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How long will Harvard hold out against its striking dining hall workers?

Seven hundred and fifty workers at one of the nation’s most elite universities have been on strike for higher wages and a revision to their health care plans since October 5. It is the first strike at the school in 33 years. But three weeks in, Harvard’s administration shows no signs of budging. Today, one of the striking workers, Rosa Ines Rivera, penned an op-ed for The New York Times in which she wrote, “While I’ve earned no college credits here, I’ve had a lesson in hypocrisy.” As a worker in the public health school dining hall, Rivera noted the gap between the school’s purported mission to make health care a fundamental right for all and its proposal that its lowest paid workers take on a larger share of their health insurance costs.

That proposal would take nearly 10 percent of the workers’ annual incomes, according to an analysis by Harvard medical students, and isn’t affordable for most of the workers based on state guidelines. Ironically, Harvard faculty protested similar changes in health insurance premiums last year, when their deductible was raised from $0 to $250 a person. The school ultimately conceded to the faculty in that fight, offering them plans without any deductibles or coinsurance costs.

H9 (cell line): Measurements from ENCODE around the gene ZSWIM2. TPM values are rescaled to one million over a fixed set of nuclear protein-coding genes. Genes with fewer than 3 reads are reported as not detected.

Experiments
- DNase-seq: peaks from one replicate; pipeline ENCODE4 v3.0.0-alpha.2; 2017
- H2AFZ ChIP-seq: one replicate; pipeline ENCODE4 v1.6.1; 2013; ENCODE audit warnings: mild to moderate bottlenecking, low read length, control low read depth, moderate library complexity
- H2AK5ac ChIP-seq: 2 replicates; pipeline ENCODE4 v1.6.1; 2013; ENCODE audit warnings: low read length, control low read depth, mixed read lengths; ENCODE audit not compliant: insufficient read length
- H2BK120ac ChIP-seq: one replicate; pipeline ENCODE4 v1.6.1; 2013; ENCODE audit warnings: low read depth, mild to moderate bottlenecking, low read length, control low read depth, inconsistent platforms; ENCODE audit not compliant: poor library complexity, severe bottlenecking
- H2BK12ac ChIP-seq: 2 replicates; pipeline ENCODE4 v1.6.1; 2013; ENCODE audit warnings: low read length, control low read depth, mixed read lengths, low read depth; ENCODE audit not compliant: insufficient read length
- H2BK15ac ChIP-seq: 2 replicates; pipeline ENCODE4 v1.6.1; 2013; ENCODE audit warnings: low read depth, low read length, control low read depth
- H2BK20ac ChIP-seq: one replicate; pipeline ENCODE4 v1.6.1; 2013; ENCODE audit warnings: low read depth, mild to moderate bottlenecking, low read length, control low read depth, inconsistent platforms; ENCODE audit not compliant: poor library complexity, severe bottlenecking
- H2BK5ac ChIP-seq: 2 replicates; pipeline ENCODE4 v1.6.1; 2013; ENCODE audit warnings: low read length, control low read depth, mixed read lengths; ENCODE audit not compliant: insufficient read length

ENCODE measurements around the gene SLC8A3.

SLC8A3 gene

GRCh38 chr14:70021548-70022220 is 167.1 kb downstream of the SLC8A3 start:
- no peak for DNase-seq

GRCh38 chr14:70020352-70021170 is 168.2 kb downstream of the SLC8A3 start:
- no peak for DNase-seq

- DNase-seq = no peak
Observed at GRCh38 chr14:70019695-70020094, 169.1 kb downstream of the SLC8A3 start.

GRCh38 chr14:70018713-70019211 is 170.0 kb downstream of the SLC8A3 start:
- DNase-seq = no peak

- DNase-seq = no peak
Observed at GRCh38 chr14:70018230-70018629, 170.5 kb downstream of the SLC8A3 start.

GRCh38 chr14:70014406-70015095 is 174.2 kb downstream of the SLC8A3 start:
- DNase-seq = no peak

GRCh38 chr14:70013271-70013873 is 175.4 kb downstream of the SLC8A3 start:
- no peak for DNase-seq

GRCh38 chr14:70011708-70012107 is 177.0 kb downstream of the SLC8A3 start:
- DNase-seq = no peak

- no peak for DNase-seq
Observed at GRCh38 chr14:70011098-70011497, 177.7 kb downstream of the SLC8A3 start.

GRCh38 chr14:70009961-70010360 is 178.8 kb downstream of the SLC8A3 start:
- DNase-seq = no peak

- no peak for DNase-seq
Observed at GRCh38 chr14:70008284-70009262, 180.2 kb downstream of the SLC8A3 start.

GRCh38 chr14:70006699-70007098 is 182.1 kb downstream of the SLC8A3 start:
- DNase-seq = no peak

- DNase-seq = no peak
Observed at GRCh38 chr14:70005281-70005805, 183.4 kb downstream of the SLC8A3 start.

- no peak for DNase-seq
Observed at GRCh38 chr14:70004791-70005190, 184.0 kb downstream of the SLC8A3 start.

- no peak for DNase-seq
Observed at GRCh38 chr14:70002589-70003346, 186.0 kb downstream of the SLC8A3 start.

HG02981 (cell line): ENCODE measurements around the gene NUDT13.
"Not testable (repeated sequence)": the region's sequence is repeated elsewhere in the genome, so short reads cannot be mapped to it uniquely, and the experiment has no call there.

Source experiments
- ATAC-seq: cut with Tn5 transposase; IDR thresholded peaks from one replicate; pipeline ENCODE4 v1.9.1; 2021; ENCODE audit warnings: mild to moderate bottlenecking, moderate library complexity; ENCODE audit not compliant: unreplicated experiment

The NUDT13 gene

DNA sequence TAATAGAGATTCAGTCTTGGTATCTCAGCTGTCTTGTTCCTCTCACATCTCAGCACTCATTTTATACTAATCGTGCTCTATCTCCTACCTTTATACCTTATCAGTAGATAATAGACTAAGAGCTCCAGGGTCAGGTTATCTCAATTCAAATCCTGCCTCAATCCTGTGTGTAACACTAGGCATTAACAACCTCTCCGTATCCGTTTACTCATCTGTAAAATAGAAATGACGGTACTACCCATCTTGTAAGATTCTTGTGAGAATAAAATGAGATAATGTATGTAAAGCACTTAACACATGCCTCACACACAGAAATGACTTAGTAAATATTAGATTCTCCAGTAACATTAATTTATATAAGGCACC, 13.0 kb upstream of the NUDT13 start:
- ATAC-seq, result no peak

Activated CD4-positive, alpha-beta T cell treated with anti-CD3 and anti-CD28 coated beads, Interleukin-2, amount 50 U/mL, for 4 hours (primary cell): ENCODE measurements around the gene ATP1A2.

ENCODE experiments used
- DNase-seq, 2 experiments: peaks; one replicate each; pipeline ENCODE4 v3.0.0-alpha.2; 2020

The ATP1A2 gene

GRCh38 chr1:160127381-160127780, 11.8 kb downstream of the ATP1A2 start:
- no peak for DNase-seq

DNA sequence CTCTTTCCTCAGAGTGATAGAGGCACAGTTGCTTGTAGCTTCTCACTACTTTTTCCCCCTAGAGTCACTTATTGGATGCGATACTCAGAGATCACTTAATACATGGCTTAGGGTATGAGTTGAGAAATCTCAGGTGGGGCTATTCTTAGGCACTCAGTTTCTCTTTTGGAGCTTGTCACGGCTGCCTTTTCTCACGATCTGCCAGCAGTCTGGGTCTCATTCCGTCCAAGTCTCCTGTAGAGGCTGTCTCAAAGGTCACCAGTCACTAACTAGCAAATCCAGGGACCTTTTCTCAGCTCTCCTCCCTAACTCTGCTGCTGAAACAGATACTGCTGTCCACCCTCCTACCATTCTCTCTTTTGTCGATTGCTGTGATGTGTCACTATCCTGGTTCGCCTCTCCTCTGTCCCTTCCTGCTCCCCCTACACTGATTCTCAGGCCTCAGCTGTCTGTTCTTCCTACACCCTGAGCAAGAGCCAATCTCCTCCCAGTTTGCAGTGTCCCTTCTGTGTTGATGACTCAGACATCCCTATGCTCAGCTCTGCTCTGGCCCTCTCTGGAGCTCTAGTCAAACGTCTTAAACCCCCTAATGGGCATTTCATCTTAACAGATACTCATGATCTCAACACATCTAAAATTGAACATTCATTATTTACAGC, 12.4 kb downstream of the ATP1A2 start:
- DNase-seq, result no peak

The dining hall workers are also demanding a raise, to $35,000 a year. Currently, according to Rivera, the average salary for a Harvard dining hall worker is $31,193 a year. This wasn’t enough to keep her and her two children in their own apartment in the Boston area. Harvard has countered that this salary is higher than the minimum wage and higher than what other cafeteria workers make in Boston. Yet the sticking point for many is that Harvard is the wealthiest school in the nation, with its $35 billion endowment, far above the next school’s by $10 billion.

As faculty, students, local politicians, and even celebrities join the picketers, it is clear that momentum is building to push the administration to re-negotiate with the striking workers and finalize a contract. But there has been no sign from the administration that any progress has been made. Instead, the school has hired temporary workers and offered boxed lunches, a solution that has resulted in students finding meat in bread pudding, uncooked chicken, and bugs in their food. How long will the nation’s wealthiest school hold out?